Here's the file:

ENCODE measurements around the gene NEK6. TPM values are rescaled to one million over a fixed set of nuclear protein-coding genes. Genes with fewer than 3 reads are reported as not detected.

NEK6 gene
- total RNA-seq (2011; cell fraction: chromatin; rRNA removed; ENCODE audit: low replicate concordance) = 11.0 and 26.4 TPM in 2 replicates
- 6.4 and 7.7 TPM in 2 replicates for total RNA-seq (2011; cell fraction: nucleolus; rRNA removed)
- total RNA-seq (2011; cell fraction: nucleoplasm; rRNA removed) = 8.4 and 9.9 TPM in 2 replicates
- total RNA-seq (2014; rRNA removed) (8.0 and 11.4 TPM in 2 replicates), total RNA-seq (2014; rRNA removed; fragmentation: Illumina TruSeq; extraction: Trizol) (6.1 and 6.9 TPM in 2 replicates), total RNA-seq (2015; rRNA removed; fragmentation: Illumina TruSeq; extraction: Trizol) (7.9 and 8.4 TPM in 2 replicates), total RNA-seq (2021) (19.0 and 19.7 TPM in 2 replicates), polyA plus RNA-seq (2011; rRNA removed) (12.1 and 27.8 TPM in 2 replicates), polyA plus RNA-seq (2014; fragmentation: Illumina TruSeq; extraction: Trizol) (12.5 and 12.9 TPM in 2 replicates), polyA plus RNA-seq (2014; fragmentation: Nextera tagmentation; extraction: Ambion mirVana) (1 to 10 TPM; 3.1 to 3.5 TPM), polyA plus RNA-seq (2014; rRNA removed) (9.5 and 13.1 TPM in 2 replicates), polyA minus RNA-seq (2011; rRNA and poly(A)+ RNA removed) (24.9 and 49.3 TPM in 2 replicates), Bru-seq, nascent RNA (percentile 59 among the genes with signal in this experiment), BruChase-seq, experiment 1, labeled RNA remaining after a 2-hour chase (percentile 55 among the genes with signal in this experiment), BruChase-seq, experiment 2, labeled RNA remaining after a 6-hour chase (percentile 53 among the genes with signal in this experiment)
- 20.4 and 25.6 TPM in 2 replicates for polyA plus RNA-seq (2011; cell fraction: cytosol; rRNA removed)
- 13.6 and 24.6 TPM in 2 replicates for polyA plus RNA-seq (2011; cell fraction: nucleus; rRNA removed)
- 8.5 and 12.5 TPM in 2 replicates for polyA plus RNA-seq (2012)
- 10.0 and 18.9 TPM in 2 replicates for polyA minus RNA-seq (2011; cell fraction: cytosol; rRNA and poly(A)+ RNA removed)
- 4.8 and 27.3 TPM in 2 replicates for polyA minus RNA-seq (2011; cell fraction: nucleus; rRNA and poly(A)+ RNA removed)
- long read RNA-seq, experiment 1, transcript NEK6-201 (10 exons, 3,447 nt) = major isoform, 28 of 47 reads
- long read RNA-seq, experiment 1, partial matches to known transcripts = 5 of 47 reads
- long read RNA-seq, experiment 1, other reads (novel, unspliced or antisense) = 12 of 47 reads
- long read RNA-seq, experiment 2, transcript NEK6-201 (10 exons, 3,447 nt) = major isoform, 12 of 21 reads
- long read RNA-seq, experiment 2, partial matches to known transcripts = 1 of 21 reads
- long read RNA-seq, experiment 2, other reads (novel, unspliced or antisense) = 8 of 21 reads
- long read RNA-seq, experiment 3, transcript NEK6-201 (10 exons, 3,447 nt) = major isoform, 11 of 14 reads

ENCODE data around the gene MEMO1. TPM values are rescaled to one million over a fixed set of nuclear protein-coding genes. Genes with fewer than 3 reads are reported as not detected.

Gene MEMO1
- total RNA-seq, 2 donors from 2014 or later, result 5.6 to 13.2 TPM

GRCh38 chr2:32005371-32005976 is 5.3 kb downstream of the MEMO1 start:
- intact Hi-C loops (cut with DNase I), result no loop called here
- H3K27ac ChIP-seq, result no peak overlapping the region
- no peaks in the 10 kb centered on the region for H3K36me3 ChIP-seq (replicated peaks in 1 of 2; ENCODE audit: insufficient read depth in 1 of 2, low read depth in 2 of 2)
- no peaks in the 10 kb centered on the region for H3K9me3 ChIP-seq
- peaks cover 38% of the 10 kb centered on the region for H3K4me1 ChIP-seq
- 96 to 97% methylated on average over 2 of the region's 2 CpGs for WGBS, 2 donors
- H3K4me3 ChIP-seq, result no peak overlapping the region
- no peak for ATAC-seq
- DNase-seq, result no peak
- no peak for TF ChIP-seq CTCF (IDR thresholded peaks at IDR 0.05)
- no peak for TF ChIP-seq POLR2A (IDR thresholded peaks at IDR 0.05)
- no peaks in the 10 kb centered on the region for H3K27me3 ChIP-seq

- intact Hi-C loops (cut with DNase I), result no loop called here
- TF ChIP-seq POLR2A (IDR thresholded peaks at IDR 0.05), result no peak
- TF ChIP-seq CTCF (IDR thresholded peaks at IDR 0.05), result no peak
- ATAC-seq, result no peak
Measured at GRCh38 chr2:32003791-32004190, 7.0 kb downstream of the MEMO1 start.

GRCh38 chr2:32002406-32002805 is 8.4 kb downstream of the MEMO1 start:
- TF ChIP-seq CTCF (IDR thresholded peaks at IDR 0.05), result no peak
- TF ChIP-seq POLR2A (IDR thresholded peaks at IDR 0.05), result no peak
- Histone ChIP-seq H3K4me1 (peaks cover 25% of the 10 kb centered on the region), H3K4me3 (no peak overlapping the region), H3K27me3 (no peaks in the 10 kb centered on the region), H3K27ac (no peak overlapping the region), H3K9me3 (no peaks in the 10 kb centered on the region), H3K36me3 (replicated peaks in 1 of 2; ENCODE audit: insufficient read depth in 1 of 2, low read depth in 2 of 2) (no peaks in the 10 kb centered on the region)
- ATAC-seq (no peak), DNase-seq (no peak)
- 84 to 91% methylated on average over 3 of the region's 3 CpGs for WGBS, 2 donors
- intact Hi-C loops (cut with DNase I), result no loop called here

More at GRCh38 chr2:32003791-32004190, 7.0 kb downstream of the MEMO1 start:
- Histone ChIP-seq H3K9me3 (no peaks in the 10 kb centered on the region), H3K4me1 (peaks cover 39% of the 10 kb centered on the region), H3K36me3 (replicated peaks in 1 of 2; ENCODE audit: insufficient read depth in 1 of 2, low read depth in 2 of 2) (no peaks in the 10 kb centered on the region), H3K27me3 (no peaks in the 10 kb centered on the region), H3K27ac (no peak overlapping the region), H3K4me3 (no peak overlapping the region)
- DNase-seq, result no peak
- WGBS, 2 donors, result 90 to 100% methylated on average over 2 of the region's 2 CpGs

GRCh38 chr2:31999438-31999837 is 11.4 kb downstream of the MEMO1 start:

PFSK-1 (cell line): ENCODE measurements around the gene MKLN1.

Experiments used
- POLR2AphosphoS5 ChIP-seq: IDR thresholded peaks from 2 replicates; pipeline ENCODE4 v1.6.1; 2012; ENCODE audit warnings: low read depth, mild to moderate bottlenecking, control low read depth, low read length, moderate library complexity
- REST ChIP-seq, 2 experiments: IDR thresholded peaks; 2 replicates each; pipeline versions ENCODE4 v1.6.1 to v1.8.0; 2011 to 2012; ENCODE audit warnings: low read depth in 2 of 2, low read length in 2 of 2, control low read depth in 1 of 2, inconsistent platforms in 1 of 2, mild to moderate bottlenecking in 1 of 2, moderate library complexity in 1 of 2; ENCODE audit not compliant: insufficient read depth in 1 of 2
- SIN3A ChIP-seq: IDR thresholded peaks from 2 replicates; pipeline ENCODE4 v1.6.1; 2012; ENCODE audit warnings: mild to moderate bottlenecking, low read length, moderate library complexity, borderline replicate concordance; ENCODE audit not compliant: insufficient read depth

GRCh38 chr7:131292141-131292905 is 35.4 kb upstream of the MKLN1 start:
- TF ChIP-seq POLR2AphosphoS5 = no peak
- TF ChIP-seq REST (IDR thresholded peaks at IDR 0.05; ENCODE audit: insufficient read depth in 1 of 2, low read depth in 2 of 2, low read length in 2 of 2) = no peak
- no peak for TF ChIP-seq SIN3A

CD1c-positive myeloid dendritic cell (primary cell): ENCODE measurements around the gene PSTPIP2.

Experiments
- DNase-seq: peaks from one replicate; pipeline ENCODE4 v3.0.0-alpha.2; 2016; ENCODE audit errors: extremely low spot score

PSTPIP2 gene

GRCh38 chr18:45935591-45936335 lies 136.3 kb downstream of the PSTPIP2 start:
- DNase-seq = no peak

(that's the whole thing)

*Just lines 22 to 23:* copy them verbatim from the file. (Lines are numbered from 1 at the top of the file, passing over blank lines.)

GRCh38 chr2:32005371-32005976 is 5.3 kb downstream of the MEMO1 start:
- intact Hi-C loops (cut with DNase I), result no loop called here